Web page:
The extent of burial of the Rena Oil Spill within Bay of Plenty coastal sediments
de Groot, N., P.H.M. (2014). The extent of burial of the Rena Oil Spill within Bay of Plenty coastal sediments (Thesis, Master of Science (MSc)). University of Waikato, Hamilton, New Zealand. Retrieved from https://hdl.handle.net/10289/8648
Permanent Research Commons link: https://hdl.handle.net/10289/8648
The grounding of the MV Rena on October 5th, 2011 caused 350-400 tons of heavy fuel oil to spill into the ocean. A significant portion of the oil reached the Bay of Plenty coastline six days later. This thesis investigated the effectiveness of oil clean-up operations that involved spill response crew and some eight thousand volunteers. Previous oil spill studies discussed in literature, have established that spilled oil can mix with sediment beneath the beach surface. 26 Sediment cores averaging ~80cm in length were retrieved ~one year after the Rena oil spill at 12 locations between Waihi and Maketu and were chemically analysed to a depth of 40 cm (0-20 cm and 20-40 cm). GC/MS quantitative results concluded that polycyclic aromatic hydrocarbons (PAHs) were present in the sediment. However, only 7 of the 52 samples contained 4 of the 5 fingerprinted PAHs; phenanthrene, pyrene, benzo(a)anthracene and chrysene, that characterise the Rena oil, with naphthalene undetected in all of the 52 samples. Naphthalene degrades quickly due to its low molecular weight and commonly evaporates from the marine environment within the first few weeks of exposure. Therefore, the absence of naphthalene was anticipated. Variations of phenanthrene and pyrene were detected 27 other sediment samples at low, mid and high tide locations, in both surface 0-20 cm samples and the deeper 20-40 cm samples. Due to the absence of the most resilient PAHs benzo(a)anthracene and chrysene in the 27 samples characterise Rena oil, is likely that phenanthrene and pyrene have come from other hydrocarbon sources such as stormwater outfalls. Laboratory settling flask experiments demonstrated that heavy fuel oil formed droplets and would bind to sediment of both siliciclastic and bioclastic origin. Oil droplets would sink, float or stay suspended in the water column due to oil droplet density variations. Oil that bound to sand grains tended to sink and join the bottom sediments, and oil droplets that contained bubbles of water or air tended to float to the surface of the water column. Storms that occurred in the weeks after the initial Rena spill hindered oil clean-up operations and increased wave activity which potentially enabled oil to mix further into coastal sediments. The maximum depth of disturbance was recorded at Pukehina Beach at 28 cm during storm conditions which established that chemical analysis to a depth of 40 cm encompassed the maximum depth that oil could be mixed into the beach sediment in the intertidal zone. This study has set the foundations on understanding the geotechnical effects of spilled oil and coastal sediment interactions in the Bay of Plenty. The region would benefit from further depth of disturbance studies to assist in more efficient remediation of possible oil spills in the future.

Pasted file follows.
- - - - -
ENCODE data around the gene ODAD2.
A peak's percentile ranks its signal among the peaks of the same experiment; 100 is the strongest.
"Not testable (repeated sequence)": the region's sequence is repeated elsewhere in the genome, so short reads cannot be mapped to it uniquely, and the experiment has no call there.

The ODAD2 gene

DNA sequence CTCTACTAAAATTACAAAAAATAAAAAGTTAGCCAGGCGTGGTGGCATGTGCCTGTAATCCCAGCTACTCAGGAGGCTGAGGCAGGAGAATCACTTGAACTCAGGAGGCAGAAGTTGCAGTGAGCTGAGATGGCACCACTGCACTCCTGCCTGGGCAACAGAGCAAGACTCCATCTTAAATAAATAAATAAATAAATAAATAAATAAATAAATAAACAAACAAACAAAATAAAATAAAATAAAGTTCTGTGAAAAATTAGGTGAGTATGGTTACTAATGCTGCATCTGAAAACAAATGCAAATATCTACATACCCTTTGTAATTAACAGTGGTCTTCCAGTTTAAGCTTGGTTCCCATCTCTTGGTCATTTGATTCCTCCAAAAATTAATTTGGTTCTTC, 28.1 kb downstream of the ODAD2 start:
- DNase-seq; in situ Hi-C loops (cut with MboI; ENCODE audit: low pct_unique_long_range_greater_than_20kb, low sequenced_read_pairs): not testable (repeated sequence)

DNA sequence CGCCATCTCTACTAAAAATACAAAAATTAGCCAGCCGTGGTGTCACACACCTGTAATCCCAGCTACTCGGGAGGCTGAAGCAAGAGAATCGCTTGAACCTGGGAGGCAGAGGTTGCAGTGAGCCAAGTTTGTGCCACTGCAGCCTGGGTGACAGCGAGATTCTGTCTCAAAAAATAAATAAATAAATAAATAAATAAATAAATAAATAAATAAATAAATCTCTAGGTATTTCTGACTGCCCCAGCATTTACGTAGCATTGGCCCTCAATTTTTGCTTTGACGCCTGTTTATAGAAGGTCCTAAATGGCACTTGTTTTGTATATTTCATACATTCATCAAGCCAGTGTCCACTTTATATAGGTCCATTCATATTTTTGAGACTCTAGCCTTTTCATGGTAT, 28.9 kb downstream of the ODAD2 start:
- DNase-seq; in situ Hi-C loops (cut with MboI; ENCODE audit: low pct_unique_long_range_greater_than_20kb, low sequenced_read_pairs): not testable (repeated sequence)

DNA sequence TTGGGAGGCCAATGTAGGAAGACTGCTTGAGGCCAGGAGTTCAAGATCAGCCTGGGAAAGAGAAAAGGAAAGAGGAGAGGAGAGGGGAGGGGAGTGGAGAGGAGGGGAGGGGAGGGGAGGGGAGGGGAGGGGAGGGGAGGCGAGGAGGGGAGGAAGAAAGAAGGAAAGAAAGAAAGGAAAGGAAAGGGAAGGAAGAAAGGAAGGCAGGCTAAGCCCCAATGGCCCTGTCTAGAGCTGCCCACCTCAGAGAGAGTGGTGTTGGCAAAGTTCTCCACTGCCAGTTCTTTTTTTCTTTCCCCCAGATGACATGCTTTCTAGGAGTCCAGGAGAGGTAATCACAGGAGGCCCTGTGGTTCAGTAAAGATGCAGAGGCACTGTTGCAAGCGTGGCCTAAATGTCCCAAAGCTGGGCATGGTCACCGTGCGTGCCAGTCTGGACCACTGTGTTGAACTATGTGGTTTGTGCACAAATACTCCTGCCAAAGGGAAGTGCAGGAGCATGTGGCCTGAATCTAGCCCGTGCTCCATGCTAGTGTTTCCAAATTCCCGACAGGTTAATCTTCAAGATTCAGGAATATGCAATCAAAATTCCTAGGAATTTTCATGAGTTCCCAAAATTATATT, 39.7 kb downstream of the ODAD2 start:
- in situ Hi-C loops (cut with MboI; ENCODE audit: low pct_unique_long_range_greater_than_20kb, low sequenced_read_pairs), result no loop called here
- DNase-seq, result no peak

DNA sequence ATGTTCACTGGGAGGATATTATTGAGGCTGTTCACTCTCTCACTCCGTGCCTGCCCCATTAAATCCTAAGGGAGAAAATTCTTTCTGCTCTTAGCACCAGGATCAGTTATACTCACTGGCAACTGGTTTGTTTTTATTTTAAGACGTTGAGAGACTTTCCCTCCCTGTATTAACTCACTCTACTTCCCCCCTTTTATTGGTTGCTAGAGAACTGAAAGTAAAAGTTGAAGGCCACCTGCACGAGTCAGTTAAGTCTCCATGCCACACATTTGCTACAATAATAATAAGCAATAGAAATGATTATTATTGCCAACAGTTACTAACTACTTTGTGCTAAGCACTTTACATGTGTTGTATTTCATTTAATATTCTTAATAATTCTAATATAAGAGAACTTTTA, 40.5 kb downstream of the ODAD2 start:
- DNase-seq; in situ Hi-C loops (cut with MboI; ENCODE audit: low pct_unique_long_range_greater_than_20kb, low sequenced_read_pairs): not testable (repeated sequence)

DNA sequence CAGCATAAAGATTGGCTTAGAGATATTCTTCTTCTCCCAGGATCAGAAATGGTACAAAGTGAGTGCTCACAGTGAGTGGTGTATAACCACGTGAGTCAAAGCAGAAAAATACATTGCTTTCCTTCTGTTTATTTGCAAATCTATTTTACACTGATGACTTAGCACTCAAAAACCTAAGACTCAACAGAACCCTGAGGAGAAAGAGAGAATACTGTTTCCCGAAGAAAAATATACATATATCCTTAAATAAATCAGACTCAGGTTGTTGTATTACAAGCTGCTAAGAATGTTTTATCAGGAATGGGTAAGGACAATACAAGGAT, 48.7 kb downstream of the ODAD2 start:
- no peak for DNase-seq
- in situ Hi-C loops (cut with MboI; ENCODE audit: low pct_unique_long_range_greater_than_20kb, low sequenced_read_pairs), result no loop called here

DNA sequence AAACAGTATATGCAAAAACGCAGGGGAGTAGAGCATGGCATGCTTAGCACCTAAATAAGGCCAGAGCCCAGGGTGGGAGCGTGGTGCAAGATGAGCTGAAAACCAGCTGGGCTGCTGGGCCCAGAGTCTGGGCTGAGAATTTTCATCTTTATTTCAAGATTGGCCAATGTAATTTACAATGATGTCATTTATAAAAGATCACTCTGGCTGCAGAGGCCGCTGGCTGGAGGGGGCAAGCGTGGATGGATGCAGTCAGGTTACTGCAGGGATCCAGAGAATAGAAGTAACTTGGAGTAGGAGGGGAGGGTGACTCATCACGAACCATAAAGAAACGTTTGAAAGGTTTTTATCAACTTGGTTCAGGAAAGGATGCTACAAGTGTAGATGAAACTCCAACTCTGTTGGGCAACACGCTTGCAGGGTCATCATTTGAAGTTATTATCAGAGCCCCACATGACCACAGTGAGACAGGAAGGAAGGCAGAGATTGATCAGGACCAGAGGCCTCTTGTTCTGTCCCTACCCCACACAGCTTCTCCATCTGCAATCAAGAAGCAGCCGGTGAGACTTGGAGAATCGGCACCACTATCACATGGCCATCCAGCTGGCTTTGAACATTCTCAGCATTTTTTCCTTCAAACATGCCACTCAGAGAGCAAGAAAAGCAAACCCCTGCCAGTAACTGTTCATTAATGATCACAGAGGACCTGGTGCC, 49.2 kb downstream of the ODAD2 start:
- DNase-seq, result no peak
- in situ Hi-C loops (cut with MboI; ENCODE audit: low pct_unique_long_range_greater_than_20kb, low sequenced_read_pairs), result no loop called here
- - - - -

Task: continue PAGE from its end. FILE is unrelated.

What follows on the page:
University of Waikato
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- Masters Degree Theses